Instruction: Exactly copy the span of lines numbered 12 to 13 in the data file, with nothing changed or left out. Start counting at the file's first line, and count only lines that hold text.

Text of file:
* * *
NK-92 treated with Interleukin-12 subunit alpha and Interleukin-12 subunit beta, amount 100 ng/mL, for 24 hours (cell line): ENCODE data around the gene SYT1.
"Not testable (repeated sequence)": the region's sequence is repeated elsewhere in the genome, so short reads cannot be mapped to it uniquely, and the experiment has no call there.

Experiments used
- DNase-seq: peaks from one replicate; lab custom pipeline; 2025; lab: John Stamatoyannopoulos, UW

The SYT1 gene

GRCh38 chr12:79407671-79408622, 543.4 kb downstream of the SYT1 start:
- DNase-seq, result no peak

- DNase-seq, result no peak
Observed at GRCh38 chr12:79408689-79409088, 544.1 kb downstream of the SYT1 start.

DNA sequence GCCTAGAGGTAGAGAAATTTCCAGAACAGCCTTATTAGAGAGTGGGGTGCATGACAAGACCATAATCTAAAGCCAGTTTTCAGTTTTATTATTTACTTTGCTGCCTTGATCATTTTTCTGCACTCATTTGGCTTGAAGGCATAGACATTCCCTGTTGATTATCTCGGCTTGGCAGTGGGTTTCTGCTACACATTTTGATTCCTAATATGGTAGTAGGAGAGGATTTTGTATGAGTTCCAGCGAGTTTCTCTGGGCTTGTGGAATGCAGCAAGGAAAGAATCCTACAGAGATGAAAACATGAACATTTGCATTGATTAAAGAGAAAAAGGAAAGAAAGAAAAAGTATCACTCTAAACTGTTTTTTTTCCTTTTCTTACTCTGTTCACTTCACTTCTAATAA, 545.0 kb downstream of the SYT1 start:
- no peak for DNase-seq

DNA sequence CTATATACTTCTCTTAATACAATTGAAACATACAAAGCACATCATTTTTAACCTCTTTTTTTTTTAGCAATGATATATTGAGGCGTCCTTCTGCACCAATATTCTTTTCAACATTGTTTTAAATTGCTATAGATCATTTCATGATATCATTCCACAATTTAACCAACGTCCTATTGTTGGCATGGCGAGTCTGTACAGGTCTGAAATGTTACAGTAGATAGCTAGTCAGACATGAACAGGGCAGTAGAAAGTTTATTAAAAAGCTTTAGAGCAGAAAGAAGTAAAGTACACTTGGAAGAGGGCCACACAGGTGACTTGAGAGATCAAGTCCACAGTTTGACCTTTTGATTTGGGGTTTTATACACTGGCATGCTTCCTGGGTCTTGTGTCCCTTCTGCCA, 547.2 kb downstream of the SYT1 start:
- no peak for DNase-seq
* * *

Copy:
DNA sequence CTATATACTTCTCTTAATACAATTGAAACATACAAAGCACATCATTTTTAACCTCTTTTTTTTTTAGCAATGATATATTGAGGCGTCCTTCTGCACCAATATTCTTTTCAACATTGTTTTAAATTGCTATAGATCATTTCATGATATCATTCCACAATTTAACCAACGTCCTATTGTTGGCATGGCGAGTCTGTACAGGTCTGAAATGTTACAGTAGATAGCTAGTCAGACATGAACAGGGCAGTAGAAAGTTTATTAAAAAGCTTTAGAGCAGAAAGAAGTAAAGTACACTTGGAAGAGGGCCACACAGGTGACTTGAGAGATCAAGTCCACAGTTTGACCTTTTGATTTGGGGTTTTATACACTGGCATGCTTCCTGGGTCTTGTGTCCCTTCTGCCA, 547.2 kb downstream of the SYT1 start:
- no peak for DNase-seq